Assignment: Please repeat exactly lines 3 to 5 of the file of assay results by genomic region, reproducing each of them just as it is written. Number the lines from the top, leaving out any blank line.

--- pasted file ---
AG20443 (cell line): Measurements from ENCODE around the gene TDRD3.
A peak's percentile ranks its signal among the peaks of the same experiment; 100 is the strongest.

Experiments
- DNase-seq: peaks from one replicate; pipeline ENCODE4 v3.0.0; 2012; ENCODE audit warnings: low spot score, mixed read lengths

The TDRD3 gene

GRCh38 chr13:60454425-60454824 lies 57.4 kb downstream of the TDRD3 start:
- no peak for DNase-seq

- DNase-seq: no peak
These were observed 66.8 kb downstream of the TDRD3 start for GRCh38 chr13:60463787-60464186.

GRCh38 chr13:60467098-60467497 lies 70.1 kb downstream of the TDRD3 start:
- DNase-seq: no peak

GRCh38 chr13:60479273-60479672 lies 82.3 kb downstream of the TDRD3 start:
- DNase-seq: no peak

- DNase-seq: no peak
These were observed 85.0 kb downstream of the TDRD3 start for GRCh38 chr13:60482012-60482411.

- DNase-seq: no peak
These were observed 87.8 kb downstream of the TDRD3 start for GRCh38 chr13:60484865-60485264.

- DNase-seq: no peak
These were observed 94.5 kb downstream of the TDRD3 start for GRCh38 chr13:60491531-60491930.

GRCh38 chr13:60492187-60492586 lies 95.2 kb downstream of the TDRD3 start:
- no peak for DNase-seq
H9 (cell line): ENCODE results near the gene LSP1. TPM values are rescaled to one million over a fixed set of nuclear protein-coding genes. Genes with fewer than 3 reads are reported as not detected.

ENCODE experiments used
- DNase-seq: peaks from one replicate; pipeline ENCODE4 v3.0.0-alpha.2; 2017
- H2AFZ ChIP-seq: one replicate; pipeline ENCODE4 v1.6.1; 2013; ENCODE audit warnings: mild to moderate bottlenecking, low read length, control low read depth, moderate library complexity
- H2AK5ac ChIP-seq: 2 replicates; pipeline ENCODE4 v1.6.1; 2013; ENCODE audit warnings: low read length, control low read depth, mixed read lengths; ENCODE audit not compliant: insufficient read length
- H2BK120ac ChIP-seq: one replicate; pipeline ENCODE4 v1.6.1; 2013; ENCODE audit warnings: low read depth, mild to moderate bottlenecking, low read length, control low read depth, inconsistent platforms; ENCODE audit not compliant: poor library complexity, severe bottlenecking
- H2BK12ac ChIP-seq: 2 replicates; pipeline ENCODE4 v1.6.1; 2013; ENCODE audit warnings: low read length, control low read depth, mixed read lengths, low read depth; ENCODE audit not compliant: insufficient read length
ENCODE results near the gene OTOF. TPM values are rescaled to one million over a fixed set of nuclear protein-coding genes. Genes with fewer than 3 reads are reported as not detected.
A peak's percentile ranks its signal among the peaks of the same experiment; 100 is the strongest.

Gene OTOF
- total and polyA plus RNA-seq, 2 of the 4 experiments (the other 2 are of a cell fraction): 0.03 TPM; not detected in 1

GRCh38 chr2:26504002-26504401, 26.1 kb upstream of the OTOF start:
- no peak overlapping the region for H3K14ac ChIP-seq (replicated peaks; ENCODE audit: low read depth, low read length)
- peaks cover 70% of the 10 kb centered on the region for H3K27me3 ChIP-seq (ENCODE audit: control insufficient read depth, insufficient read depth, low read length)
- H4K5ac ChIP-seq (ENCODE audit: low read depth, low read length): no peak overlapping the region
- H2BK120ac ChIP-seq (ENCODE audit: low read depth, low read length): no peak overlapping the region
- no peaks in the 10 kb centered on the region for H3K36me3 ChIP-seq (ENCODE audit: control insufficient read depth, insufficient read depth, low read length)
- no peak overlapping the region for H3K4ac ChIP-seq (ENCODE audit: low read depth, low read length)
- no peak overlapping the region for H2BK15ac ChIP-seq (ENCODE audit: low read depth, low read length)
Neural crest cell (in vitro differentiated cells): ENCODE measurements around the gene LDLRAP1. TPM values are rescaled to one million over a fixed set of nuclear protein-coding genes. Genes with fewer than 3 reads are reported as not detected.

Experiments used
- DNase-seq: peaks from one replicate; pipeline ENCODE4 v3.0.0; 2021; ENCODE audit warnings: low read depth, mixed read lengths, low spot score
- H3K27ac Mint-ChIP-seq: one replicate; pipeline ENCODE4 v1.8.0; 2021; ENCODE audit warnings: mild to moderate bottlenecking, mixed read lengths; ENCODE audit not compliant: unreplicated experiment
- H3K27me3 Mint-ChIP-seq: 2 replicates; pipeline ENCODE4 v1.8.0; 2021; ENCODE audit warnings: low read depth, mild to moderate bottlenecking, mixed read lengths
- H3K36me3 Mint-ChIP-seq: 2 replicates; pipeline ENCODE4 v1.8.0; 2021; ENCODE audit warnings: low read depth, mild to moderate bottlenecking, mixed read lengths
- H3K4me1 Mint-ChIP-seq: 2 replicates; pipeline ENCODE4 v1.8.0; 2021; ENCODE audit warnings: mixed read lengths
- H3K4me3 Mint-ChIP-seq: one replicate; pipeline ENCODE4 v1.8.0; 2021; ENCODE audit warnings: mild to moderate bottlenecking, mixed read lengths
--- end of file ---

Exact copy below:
Experiments
- DNase-seq: peaks from one replicate; pipeline ENCODE4 v3.0.0; 2012; ENCODE audit warnings: low spot score, mixed read lengths

The TDRD3 gene